• She sings the song well.

  • She sings the song loudly.

  • She sings the song beautifully.
 
An
adverb of manner cannot be placed between a verb and its direct object. The adverb must be placed before the verb or at the end of the clause.

 
Incorrect:
  • She cleans quickly the house.
Correct:
  • She cleans the house quickly.

  • She quickly cleans the house.

 dirty dishes

Incorrect
:
  • He walks slowly the dog.
Correct:
  • He walks the dog slowly.

  • He slowly walks the dog.
 
When there is a preposition before the verb’s object, place the
adverb of manner either before the preposition, before the verb, or after the object.
 
Before the preposition
  • She listened secretly to their conversation.

  • Tom climbed weakly out of bed.
 
Before the 
verb
  • She secretly listened to their conversation.

  • Tom weakly climbed out of bed.
 
After the 
object
  • She listened to their conversation secretly.

  • Tom climbed out of bed weakly.
man in bed

Return to "Types of adverbs"

Adverbs of place

Adverbs of place show us the location of the action or state. They answer the following question:

Where?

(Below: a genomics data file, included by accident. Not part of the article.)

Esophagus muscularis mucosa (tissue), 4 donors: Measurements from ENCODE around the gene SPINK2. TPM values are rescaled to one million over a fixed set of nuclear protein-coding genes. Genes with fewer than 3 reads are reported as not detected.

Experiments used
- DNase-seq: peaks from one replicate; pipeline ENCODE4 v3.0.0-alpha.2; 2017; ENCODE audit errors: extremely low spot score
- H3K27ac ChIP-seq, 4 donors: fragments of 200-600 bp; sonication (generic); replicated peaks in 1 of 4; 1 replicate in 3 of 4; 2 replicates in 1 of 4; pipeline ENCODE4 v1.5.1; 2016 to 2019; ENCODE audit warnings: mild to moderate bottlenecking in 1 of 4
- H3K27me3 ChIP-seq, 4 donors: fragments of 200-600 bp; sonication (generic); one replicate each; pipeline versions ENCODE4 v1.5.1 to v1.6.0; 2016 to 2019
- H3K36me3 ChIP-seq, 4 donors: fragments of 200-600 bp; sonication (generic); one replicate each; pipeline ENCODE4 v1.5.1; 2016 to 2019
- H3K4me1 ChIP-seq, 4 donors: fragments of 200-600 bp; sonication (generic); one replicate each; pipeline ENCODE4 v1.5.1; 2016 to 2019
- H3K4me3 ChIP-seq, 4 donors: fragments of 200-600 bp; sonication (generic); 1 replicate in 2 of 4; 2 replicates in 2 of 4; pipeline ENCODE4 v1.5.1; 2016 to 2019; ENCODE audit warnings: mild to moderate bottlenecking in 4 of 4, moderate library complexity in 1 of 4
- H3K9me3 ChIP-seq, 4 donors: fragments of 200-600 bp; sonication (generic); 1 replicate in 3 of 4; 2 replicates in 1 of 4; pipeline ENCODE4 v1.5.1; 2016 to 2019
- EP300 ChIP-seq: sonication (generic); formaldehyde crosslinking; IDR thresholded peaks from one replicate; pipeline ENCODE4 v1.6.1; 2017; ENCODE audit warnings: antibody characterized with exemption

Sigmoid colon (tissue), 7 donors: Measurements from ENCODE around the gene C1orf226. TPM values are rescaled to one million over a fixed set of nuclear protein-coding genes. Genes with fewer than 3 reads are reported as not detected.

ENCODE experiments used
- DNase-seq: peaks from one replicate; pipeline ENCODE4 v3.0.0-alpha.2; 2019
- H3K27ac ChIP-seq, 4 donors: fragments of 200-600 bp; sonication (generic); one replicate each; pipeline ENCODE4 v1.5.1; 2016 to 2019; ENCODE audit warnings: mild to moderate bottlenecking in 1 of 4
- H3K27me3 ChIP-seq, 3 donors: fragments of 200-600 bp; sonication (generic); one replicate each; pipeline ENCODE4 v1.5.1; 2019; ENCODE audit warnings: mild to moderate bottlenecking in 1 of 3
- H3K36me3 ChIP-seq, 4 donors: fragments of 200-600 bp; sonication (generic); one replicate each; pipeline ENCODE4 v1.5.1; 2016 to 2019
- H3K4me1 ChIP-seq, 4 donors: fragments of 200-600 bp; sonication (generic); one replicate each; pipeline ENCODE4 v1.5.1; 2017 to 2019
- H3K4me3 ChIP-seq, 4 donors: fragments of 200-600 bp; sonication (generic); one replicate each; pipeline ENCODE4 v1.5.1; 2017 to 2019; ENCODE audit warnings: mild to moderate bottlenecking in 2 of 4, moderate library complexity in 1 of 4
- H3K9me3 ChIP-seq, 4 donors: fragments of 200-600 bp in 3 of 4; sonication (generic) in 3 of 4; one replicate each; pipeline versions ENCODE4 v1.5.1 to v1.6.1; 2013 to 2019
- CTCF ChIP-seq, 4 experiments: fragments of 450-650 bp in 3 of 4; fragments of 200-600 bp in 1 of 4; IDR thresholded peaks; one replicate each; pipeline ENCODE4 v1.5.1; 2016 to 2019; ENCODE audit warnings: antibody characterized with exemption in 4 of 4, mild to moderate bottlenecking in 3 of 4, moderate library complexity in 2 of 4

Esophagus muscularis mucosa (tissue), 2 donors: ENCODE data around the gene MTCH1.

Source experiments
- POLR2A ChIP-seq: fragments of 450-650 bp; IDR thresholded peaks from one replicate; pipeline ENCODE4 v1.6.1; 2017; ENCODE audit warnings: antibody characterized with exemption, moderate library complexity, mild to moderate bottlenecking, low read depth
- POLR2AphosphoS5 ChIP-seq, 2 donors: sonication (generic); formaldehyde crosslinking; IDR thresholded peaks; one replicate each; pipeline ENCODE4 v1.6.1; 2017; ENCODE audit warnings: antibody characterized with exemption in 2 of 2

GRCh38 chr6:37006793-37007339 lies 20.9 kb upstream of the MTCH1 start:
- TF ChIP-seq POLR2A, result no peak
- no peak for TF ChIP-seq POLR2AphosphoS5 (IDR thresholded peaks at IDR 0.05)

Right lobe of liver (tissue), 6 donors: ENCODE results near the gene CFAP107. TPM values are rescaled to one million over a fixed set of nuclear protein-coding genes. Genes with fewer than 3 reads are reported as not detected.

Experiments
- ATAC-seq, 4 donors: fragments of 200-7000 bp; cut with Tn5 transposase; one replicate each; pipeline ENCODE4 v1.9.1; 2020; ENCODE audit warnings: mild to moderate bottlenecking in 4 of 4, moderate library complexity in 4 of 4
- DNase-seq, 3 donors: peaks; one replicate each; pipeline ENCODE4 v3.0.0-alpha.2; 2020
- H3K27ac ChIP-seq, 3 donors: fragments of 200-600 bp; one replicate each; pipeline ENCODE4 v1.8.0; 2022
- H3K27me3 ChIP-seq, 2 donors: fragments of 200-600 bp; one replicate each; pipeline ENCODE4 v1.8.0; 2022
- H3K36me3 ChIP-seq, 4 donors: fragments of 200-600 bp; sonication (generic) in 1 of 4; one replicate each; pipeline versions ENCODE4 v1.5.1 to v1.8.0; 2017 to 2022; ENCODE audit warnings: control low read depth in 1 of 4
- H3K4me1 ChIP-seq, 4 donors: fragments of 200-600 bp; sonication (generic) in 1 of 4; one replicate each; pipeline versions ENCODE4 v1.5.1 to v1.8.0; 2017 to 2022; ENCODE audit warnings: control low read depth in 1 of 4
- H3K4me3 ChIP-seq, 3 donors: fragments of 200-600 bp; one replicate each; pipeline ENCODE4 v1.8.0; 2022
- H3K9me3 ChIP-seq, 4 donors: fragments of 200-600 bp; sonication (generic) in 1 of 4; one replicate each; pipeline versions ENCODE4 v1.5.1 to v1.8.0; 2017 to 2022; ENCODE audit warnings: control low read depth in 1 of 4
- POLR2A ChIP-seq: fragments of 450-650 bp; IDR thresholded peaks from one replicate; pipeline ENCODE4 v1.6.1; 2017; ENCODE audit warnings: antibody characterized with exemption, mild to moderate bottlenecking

home    here    there    outside    inside    away    around
  
anywhere    abroad    up    down    out    in    


a house
 
Adverbs of place are usually placed after the main verb or at the end of the clause they modify.
 
After the main 
verb
  • He ran home.

  • He ran outside to his car.

  • He ran everywhere with his mom.
 
At the end of the clause
  • He ran all the way home.

  • He ran to his car outside by the garage.

  • He ran with his mom everywhere.
 
Here and there are special
adverbs of place. They have special rules.
  • The winner is here.

  • Put the book over there.

  • She walks there every morning.
 
Here and there can also be placed at the beginning of a 
sentence to add emphasis.
 
If the
subject of the sentence is a noun, here and there are followed by a verb.
  • Here is the winner!